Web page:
SociologicalExplanations of Crime and Deviance
Sincenorms are important for society, then why do individuals violatethese norms? Why do they commit a crime? Different explanations,biological, sociological, and psychological, expound on suchbehavior. Sociologists and socio-biologists explain on deviance byidentifying instances of such within individuals. These individuals,for example, socio-biologists, assume that different biologicalmake-up leads them to engage in deviance. For sociologists, they lookfor answers on outside factors surrounding the individual.
According to sociologists, deviance act is relative, which means thatwhat is deviant today may not be the same the following day. Thus,there is nothing constant in the society to explain for deviantbehavior, which is conforming to a particular society and in another,is deviant. The paper, therefore, focuses on neutralizationtechniques relationship with differential association theory,significant differences between rationalization and motives, rapists’excuses and justification, and how criminals view their actions.
How Techniquesof Neutralization relate to Differential Association Theory
Also known as Neutralization Theory, Techniques of Neutralization isan independent theory of deviance and crime, which attempt to clarifydifferential association theory. Techniques of Neutralization statethat when individuals engage in deviant behaviors, they will try tofind ways to justify and rationalize their acts or rather neutralizethe guilt associated with the acts (Cartwright, 2016). On the otherhand, Sutherland`s theory of differential association proposes thatthrough engagement with other people, different individuals learn theattitudes, values, motives, and techniques for criminal behaviors.
Here, Techniques of Neutralization are related to the theory ofdifferential association Piquero et al. (2005) noted that Sykes &Matza (1960) acknowledges that Sutherland`s "classic statement"of the theory about criminal behavior or delinquency is "learnedin the process of interactive socialization" (p. 664). Therelationship between the two theories revolves around "drives,motives, attitudes, and rationalizations," (Cartwright, 2011)which accompanies the idea of being a criminal. Ideas for "Techniquesof Neutralization" article are part of explanation or anelaboration on the different types of rationalizations or excuses,which the criminals acquit or learn during the process.
Piquero et al. (2005) noted that Sykes & Matza argue thatdelinquents tend to experience feelings of quit and shame. They knowthat what they are engaging in is wrong and that they will try tojustify this behavior by employing defense mechanism, whichoccasionally is employed in the criminal justice system, for example,self-defense, provocation, and insanity. While "techniques ofneutralization" employed by delinquents to attempt to justify orneutralize their criminal behavior to other delinquent peers, if notto themselves (Cartwright, 2011). The feelings of guilt and shamecome after the criminal act is committed, which in turn relate to thetheory of differential association, which according to Scully &Marolla (1984), focuses on past experiences that shape criminalbehavior and not on the immediate criminal opportunities.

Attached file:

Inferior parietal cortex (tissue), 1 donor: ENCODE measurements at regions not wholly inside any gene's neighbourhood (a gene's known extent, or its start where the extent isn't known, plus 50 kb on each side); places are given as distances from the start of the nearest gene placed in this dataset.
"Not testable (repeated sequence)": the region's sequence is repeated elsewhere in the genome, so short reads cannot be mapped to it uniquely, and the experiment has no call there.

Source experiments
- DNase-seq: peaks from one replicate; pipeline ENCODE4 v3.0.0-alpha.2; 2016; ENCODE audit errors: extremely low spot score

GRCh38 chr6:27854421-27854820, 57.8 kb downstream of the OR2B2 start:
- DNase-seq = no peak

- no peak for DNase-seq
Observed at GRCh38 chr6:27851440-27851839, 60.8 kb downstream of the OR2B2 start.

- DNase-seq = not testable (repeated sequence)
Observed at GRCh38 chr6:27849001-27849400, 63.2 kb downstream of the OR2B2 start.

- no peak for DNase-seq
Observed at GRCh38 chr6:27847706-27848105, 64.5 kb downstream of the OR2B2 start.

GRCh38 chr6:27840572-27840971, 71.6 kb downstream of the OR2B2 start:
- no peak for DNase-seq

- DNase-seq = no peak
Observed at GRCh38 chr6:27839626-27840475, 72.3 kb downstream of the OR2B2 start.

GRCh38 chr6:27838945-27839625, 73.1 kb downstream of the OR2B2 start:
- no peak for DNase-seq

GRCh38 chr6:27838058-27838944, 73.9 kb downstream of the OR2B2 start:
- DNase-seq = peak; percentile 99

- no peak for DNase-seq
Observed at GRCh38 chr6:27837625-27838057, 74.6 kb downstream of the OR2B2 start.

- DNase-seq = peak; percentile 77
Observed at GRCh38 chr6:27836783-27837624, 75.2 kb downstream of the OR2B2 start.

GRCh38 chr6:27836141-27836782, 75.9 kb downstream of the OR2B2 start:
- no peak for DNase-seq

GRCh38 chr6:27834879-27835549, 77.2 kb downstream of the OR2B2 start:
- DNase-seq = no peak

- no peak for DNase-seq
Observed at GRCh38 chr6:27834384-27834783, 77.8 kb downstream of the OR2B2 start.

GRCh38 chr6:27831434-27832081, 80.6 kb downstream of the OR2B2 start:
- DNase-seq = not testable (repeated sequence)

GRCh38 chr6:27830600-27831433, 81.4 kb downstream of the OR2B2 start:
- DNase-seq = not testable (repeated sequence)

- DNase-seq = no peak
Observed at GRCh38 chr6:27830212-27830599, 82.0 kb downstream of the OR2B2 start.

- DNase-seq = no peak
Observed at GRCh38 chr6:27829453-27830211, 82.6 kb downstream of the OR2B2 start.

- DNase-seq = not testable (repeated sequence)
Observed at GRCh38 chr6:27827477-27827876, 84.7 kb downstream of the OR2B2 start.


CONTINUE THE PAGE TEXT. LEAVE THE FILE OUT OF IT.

The theory of differential association is more concerned about howindividuals engage in becoming criminals and not about why theyengage in this activity. On the other hand, Techniques ofNeutralization is an extension of it, the shame and guilt thatfollows the learning process (Sykes & Matza, 1960). Differentialassociation partly takes part in rationalizations, which makes iteasy for one to commit a criminal act. Piquero et al. (2005) notedthat Sutherland developed the "self" ideas as part of asocial construct, which is when a person`s image is reconstructedcontinuously borrowing from Sykes & Matza`s argument aboutrationalizations, especially when one interacts with others.
Motives,Rationalizations, Techniques of Neutralization, Rapists` Excuses andJustifications, and White Collar Criminals` Techniques ofNeutralization
There are significant differences between rationalizations andmotives, techniques of neutralization, rapists` excuses andjustifications, and the techniques of neutralization used by whitecollar criminals. For instance, Sykes and Matza`s theory focuses onthe way individuals are aware of their obligation, morally, to abideby the criminal law, and again have, within themselves, the moralobligation not to engage in illegal acts (Cartwright, 2016).Therefore, both theorists reasoned that when an individual did engagein unlawful acts, they will have to employ a kind of mechanism tocontrol the temptation to follow these obligations.
The significant difference between Sutherland`s motives andrationalizations and the above Techniques of Neutralization theorydiscussed by Sykes & Matza (1960) is that criminal groups havedesigned permanent code of morality that replaces moral obligationcompletely. Here, Sutherland`s motives and rationalizations differ byhow criminals drift away from committing a crime to taking controlrepeatedly while they retain the self-belief rather than wiping cleana wrong doing as suggested by other theories.